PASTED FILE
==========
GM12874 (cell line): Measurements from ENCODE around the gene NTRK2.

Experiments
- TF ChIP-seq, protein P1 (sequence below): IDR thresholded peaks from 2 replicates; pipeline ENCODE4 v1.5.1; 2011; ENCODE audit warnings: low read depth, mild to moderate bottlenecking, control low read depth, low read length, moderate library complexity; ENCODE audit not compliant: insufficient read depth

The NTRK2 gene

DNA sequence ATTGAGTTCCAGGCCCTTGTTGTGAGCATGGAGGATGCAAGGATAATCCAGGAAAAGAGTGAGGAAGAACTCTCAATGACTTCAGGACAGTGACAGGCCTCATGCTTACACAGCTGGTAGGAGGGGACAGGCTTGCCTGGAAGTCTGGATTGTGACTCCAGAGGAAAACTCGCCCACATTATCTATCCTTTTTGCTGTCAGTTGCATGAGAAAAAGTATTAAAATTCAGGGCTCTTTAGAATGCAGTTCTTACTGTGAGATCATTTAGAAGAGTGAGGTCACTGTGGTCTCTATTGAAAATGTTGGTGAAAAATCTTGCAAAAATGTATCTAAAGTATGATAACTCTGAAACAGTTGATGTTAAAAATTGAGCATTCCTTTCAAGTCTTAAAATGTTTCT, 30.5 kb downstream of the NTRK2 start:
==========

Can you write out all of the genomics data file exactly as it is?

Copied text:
GM12874 (cell line): Measurements from ENCODE around the gene NTRK2.

Experiments
- TF ChIP-seq, protein P1 (sequence below): IDR thresholded peaks from 2 replicates; pipeline ENCODE4 v1.5.1; 2011; ENCODE audit warnings: low read depth, mild to moderate bottlenecking, control low read depth, low read length, moderate library complexity; ENCODE audit not compliant: insufficient read depth

The NTRK2 gene

DNA sequence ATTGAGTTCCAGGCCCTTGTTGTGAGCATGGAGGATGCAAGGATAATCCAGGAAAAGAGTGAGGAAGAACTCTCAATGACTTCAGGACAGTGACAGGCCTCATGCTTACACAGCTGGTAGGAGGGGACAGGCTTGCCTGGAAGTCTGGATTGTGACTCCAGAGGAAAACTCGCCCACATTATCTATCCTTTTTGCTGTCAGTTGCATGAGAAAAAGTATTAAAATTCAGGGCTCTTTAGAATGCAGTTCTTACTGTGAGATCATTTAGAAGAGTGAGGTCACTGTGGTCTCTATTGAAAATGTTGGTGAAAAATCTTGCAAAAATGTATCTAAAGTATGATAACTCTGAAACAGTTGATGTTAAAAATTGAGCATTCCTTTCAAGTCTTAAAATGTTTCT, 30.5 kb downstream of the NTRK2 start: